Tuesday 16 February 2016, 12:54

FIFA recruiting female security officers

Safety and security at football events across the world has always been the highest priority for FIFA. To ensure this, the FIFA Security Division is providing support and expert advice in security-related matters to host countries, local security agencies, Local Organising Committees and FIFA’s Member Associations.


During FIFA World Cup™ qualifying matches or final competitions, the assistance and support provided by the Security Division can range from reviewing national security concepts or operational security plans to conducting inspection visits and, based on risk/threat assessments and operational needs, appointing FIFA security officers in the venues where matches or tournaments are taking place. These assignments may consist of a four-day mission when appointed for qualifying matches or up to one month for one of FIFA's competitions.


After the new FIFA Stadium Safety and Security Regulations went into effect on 1 January 2013, FIFA started to hold regional seminars across all FIFA Member Associations in mid-2014 in order to train national security officers on the new regulations. So far these seminars have been held in CONCACAF, CONMEBOL, AFC and CAF regions (link to news on FIFA.com).


To continuously improve the level of service that can be offered to Member Associations and Local Organising Committees, FIFA's Security Division is currently looking to enlarge and enhance its pool of trained FIFA security officers by identifying, recruiting and deploying female security officers. By searching for officers who have a background and strong experience in the security field that are nominated and endorsed by their respective Member Association, FIFA is looking to develop a broader base of security officers to serve domestically and abroad. As the selected female security officers will be assigned‎ to FIFA's competitions, they will then in return be in able to further officiate within their Member Association and even conduct security trainings back home, which offers a win-win situation for everyone involved.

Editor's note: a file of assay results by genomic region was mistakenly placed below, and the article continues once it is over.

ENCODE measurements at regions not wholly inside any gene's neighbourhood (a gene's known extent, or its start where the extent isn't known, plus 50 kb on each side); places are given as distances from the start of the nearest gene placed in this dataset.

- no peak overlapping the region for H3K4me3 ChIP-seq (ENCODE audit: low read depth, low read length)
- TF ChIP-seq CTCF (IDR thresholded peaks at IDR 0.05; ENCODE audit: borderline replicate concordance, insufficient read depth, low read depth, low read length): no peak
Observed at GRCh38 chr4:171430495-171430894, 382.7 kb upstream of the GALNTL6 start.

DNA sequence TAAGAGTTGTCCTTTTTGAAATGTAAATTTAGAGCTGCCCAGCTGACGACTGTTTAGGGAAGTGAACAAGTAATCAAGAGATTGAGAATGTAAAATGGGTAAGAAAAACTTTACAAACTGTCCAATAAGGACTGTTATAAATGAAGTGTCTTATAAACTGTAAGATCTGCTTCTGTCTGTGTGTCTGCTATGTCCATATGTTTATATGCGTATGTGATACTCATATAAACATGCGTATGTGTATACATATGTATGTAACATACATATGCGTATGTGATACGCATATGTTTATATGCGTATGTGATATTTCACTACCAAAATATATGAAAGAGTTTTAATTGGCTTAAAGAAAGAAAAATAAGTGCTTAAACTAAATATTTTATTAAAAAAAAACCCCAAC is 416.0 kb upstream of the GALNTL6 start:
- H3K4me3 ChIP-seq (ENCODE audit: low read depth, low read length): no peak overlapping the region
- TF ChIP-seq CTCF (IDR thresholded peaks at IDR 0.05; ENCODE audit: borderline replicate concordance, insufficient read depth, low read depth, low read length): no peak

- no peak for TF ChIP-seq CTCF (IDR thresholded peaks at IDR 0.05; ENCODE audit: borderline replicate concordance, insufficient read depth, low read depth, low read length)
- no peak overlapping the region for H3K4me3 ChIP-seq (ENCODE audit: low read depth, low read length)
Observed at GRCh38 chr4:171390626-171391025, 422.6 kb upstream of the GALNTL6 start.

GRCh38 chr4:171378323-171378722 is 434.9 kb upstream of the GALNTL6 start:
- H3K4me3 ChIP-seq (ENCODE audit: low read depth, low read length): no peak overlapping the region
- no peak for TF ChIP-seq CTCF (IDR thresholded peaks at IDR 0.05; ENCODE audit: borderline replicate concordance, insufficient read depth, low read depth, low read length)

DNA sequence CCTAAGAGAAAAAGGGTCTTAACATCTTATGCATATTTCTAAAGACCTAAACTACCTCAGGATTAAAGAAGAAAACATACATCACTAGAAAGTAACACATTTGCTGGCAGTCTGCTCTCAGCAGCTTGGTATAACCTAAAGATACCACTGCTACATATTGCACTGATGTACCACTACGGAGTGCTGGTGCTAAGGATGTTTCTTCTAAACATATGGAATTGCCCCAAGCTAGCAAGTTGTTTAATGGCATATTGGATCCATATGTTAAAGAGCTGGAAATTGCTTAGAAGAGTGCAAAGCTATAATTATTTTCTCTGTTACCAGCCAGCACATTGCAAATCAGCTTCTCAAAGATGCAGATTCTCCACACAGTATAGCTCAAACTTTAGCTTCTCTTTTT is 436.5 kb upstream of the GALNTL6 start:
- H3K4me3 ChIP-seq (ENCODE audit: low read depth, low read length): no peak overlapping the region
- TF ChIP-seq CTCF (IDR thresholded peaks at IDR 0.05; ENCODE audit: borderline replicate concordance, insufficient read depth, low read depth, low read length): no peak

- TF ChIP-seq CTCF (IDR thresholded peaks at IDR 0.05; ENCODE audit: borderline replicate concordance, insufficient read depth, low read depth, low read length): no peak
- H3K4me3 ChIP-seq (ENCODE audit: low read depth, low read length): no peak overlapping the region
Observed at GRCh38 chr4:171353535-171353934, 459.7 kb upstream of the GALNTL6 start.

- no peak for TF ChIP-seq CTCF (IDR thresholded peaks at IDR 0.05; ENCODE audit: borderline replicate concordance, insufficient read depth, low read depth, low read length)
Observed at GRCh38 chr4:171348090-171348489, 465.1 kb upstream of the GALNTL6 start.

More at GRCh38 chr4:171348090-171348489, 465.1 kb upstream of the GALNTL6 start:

When the FIFA Security Division started the regional seminars in 2014, all of the candidates that were identified to meet the requirements were male. It has always been the goal, however, to also include female security officers. This is why FIFA has now developed a dedicated identification process through which all Member Associations have been asked to put forward applications of female candidates.  


“We are striving to constantly improve the quality of our services and to maintain a very high level of security, together with our Member Associations and with the hosts and organisers of all the FIFA tournaments,” Ralf Mutschke, FIFA Director Security, said. “In order to keep our pool of security experts who can officiate during FIFA events as FIFA security officers, the identification of new security officers, both female and male, is amongst our top priorities.

"As we are currently lacking particularly female FIFA security officers we launched the initiative, involving all our member associations.”


Likewise for their male colleagues, all female FIFA security officers will be available for both men’s and women’s competitions.